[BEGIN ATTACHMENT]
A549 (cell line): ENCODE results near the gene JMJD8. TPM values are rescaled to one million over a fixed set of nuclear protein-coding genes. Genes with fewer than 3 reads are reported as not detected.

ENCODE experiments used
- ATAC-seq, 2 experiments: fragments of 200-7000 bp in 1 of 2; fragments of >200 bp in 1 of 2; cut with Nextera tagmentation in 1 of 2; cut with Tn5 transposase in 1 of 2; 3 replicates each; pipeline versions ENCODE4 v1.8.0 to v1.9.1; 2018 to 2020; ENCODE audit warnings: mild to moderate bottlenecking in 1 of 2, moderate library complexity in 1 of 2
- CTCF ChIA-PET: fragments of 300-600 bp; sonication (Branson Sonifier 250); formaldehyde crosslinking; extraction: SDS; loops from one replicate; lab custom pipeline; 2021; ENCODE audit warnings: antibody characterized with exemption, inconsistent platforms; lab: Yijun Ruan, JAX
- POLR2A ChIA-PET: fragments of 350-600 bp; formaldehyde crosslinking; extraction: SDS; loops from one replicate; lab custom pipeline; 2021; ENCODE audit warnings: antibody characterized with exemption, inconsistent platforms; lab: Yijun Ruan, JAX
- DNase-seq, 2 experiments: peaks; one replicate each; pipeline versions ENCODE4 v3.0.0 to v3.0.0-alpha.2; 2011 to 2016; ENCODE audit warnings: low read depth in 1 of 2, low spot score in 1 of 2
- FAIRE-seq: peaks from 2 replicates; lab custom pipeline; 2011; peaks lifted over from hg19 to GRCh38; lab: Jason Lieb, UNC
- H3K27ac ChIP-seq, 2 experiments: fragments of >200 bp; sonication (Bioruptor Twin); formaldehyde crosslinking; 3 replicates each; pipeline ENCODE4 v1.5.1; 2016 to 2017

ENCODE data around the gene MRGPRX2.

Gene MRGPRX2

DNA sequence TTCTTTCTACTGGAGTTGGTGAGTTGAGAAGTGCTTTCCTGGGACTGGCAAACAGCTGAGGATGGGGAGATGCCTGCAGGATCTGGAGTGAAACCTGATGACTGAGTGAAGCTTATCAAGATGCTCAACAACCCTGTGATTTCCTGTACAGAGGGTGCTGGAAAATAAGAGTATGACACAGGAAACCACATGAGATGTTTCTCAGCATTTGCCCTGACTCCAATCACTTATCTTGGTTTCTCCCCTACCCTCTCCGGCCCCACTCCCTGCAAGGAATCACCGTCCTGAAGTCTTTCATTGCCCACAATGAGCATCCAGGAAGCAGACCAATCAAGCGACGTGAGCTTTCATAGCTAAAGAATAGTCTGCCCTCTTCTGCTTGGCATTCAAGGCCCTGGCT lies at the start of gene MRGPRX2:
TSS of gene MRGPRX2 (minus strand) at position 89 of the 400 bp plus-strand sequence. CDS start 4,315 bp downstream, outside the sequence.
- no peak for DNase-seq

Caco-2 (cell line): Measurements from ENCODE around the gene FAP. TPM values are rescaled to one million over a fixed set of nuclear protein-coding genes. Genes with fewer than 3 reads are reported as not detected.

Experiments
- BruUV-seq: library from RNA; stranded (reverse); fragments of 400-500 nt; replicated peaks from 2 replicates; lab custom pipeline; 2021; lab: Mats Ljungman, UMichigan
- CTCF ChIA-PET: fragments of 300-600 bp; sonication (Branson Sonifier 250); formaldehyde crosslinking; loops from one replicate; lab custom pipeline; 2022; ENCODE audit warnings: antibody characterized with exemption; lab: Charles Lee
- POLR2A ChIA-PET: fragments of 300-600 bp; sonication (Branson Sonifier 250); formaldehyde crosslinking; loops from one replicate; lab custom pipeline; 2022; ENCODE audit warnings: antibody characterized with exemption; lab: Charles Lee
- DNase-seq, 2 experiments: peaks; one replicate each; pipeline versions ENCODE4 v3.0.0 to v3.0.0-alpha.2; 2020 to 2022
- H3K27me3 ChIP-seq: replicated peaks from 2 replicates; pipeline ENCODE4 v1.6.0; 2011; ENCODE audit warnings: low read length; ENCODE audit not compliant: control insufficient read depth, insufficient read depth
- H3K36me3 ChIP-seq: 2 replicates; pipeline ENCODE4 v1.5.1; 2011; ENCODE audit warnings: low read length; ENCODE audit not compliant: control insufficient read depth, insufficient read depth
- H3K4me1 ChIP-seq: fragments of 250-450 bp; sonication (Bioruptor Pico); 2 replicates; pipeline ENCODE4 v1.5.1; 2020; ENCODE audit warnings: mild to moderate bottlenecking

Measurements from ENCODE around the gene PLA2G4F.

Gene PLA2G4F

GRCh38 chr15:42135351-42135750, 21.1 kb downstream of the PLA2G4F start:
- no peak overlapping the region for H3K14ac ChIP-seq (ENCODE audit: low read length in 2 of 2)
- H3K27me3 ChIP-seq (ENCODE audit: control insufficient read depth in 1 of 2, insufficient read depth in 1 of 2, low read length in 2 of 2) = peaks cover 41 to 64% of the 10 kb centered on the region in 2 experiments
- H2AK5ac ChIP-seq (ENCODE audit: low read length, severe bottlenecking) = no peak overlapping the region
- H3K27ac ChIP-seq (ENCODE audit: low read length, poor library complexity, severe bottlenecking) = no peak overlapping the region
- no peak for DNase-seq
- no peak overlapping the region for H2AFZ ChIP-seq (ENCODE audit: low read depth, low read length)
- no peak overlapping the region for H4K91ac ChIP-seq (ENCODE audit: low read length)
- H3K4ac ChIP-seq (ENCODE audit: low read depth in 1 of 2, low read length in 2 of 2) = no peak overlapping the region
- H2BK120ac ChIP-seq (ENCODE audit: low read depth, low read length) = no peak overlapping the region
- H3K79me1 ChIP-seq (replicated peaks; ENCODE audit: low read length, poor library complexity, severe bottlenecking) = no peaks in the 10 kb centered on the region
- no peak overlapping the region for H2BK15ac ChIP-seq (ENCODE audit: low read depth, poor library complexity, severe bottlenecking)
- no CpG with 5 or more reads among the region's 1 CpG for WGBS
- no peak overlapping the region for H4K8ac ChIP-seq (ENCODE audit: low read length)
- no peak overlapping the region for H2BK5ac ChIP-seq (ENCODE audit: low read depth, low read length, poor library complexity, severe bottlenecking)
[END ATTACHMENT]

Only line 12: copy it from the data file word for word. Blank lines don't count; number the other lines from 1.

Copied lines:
TSS of gene MRGPRX2 (minus strand) at position 89 of the 400 bp plus-strand sequence. CDS start 4,315 bp downstream, outside the sequence.